Send me a Postcard
07-04, 20:45–21:05 (UTC), Track 1

Want a postcard? Looking for somebody to send a postcard to? Me too! Let's discuss how people in OpenStreetMap come together, which pleasant and otherwise experiences we had meeting other mappers, and how to express gratitude and make people feel a bit closer to each other — with postcards.

Each time I visit a SotM conference far from home, I'm collecting postal addresses from everyone who follows my news channel. And I send postcards: "Hello from Aizuwakamatsu!" We rely on digital too much: nothing we can touch, nothing we can put on a shelf. Virtual maps, virtual gratitude. With this project, OSM postcrossing, I plan to give every mapper a chance to have something tangible as an outcome of participating in our project. But to get there, we must think of what brings us here, and what experiences we have as members of the community.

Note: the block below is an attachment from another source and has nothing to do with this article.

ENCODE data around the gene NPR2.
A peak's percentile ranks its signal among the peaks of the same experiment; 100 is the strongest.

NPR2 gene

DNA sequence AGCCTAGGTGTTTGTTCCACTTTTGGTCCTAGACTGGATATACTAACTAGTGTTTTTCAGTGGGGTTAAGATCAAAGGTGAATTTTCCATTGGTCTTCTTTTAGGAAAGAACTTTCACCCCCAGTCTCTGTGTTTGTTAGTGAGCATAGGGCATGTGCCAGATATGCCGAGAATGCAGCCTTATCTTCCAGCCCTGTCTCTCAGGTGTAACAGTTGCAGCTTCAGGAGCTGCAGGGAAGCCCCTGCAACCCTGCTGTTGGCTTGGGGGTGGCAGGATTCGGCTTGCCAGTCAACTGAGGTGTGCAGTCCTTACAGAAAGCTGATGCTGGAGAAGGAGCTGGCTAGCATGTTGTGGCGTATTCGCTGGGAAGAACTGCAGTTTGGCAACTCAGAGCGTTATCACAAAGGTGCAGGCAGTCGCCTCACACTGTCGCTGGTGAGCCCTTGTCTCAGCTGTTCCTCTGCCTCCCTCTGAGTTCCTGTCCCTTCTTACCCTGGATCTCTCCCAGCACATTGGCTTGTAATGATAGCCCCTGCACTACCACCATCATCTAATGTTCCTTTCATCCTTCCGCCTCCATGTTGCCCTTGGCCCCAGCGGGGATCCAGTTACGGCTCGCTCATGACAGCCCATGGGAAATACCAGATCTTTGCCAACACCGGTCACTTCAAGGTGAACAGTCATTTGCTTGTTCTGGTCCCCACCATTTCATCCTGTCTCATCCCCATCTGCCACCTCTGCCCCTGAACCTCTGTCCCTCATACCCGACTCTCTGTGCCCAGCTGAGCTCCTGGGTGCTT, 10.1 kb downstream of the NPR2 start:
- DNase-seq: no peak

The premise is simple: ask somebody for their postal address. Except people are reluctant to give it: the address is a private information, and privacy is important. Have you tried to upload a gpx trace, to see how we value it? A lot. So what do you do? Do you send a postcard to a random mapper? Do you publish your address for everyone to see? Should you stay back from the official real-world services and back away to the comfort of virtuality?

Talk keywords

postcrossing, cards

Ilya has been deeply interested in OpenStreetMap since 2010. He tried everything: mapped a lot, proposed tagging schemas, edited a blog and a telegram channel, made two podcasts, organized mapping parties and conferences, wrote JOSM plugins, API tools, editors, geocoders, and various maps. He briefly served on the OSMF Board, made the OSM Awards, and spent three years making MAPS.ME app work better with OSM, contributing to its editing feature and to subway mapping in OSM. There are few areas in OpenStreetMap that do not interest him: that’s why he tries not to miss major events and follows everything that happens in the project.